The Questionnaire for Eating Disorder Diagnosis (Q-EDD) was designed to capture whether an individual meets the diagnostic criteria for eating disorders included in the Diagnostic and Statistical Manual of Mental Disorders (DSM), 4th edition. While this test has been considered to be accurate since the DSM-5 came out in 2013, the Q-EDD for eating disorder screening may fail to capture more currently recognized eating disorders and symptoms.
The SCOFF Questionnaire
The SCOFF Questionnaire is a short and easy-to-use eating disorder screening tool designed to assess anorexia nervosa and bulimia nervosa. This eating disorders questionnaire asks five questions related to self-control, weight loss, body image, and the role of food in the individual’s life. The SCOFF Questionnaire contains questions that are scored one point for “yes” answers and zero points for “no” answers, resulting in an integer at the end of the form. Receiving two points or more on the SCOFF Questionnaire suggests an eating disorder. While it shouldn’t be used on its own, this questionnaire can alert the individual and their loved ones to a potential problem.
Importance of Eating Disorder Screening
Screening for eating disorders can help healthcare professionals identify the difference between healthy behavior and a serious disorder that requires treatment. Screening for these disorders can ensure the individual becomes aware of their condition, is referred to the appropriate form of care, and begins their recovery. Getting the correct diagnosis is especially important for determining the best route for treatment.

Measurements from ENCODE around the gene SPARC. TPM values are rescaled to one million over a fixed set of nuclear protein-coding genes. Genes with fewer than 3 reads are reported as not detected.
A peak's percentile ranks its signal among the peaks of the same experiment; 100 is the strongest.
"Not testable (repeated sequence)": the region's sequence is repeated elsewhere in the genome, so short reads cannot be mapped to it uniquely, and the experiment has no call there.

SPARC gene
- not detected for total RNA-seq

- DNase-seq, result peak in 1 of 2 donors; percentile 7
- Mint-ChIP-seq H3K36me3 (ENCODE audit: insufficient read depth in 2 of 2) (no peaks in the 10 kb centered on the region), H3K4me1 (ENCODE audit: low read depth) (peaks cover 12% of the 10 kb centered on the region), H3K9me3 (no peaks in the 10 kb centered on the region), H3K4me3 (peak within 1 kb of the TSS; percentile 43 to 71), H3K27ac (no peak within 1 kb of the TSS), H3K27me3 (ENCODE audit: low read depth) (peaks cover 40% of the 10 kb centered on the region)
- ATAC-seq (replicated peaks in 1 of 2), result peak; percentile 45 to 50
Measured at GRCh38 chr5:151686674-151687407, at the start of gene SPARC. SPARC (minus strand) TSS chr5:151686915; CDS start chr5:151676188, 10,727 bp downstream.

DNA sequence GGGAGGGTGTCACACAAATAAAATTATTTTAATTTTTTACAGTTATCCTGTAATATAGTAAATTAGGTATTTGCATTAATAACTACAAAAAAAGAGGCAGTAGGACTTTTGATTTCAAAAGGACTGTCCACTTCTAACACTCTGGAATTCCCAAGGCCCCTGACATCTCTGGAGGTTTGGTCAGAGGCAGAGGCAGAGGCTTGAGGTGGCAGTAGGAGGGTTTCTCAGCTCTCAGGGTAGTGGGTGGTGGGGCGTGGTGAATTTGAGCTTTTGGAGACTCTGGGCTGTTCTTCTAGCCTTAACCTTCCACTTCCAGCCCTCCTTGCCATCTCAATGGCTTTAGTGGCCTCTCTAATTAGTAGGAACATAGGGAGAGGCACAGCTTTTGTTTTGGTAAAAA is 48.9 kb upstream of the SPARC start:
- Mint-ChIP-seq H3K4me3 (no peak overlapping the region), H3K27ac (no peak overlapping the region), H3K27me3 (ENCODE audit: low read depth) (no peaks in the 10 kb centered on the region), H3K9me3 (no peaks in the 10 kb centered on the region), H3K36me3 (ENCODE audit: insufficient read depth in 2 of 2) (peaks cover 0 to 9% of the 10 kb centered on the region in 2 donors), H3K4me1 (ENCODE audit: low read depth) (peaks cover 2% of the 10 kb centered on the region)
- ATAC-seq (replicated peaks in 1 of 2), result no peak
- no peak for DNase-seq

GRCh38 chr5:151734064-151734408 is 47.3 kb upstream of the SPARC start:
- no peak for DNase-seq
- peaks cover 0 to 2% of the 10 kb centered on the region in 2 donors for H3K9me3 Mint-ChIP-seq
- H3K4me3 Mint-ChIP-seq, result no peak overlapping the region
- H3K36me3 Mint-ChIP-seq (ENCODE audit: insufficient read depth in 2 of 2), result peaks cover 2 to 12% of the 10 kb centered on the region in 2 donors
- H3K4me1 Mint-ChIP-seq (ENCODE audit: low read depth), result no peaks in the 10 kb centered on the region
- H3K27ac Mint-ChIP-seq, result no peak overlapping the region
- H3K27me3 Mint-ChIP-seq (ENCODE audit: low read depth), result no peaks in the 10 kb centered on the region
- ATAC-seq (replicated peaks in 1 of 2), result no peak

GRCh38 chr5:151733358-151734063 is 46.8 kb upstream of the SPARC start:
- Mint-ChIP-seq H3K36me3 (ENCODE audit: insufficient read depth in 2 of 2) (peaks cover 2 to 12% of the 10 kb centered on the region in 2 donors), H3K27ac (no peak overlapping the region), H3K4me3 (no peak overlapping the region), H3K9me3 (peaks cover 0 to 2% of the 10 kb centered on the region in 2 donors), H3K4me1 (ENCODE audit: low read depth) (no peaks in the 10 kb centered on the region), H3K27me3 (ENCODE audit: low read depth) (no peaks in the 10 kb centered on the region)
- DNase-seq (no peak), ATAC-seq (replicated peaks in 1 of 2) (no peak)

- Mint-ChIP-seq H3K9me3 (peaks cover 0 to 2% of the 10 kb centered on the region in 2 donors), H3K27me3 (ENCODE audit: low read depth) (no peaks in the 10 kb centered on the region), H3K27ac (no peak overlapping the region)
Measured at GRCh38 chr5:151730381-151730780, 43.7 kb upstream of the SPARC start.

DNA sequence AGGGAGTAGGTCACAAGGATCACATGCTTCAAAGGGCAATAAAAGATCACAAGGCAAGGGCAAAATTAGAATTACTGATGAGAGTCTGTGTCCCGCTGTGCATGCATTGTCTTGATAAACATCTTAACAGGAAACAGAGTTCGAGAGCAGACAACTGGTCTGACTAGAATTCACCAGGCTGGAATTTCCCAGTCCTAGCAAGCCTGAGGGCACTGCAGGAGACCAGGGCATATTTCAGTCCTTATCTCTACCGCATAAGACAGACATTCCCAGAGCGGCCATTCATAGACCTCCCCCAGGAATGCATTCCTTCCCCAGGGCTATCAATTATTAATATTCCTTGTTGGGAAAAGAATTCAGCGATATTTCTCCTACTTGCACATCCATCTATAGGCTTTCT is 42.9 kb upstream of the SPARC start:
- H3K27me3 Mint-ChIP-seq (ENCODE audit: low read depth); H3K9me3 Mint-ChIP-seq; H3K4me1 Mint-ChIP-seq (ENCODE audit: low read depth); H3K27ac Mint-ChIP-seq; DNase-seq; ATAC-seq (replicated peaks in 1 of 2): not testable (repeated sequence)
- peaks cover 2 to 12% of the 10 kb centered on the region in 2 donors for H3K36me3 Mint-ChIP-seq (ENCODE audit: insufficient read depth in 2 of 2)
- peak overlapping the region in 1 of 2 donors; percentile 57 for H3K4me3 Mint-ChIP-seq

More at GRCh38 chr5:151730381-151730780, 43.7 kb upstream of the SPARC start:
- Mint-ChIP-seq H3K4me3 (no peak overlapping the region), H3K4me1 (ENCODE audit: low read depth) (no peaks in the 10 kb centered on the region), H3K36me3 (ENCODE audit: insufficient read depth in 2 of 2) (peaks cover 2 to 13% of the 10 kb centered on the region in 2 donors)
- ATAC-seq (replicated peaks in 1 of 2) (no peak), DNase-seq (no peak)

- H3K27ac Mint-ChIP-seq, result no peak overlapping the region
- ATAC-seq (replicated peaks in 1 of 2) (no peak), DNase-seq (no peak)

It's also important to note that while these assessments prove useful in helping doctors identify whether an individual has an eating disorder, they do not replace formal clinical assessments. In other words, if you take one of these questionnaires and believe you may have an eating disorder, your next step should be to visit a doctor.
Finding Eating Disorder Therapy Near Me
Banyan Treatment Centers offers Philadelphia eating disorder treatment for disorders like anorexia, bulimia, binge eating disorder, and others. Through the use of evidence-based practices like cognitive behavioral therapy (CBT) and the efforts of our specialists and nutritionists, we can help you or a loved one recover.